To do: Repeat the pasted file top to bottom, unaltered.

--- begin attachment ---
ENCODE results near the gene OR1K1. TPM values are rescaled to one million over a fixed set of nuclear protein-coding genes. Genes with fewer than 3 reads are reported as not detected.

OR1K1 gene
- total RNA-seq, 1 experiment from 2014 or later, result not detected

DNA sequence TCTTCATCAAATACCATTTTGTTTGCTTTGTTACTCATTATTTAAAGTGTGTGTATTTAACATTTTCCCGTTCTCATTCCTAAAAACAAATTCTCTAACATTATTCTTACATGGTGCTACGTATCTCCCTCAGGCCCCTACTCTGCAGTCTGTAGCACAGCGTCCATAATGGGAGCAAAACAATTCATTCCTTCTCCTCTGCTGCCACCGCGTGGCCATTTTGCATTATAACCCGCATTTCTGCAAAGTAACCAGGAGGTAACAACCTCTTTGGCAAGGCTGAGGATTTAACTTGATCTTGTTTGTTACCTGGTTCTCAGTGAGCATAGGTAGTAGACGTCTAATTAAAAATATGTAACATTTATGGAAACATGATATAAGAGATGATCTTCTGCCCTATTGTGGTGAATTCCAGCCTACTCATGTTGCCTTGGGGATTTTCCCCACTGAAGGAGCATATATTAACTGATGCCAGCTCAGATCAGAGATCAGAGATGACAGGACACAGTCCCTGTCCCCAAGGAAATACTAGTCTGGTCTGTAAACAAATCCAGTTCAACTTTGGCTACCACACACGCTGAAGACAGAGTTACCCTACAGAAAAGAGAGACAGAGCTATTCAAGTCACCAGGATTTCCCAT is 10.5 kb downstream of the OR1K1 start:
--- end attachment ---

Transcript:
ENCODE results near the gene OR1K1. TPM values are rescaled to one million over a fixed set of nuclear protein-coding genes. Genes with fewer than 3 reads are reported as not detected.

OR1K1 gene
- total RNA-seq, 1 experiment from 2014 or later, result not detected

DNA sequence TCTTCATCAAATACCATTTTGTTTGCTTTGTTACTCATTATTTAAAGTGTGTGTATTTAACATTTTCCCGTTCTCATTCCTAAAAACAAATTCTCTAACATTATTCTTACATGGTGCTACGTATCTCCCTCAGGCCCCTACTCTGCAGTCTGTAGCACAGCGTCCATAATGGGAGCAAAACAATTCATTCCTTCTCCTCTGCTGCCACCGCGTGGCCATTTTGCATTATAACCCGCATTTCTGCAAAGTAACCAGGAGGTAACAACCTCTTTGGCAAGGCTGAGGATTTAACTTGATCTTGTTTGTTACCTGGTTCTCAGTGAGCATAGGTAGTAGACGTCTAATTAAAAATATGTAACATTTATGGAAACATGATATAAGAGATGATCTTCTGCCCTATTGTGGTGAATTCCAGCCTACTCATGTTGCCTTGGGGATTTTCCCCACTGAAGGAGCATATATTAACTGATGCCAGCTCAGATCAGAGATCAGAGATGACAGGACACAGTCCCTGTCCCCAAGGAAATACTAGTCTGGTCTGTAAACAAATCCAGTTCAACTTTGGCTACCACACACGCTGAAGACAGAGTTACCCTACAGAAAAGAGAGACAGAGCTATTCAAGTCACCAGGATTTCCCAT is 10.5 kb downstream of the OR1K1 start: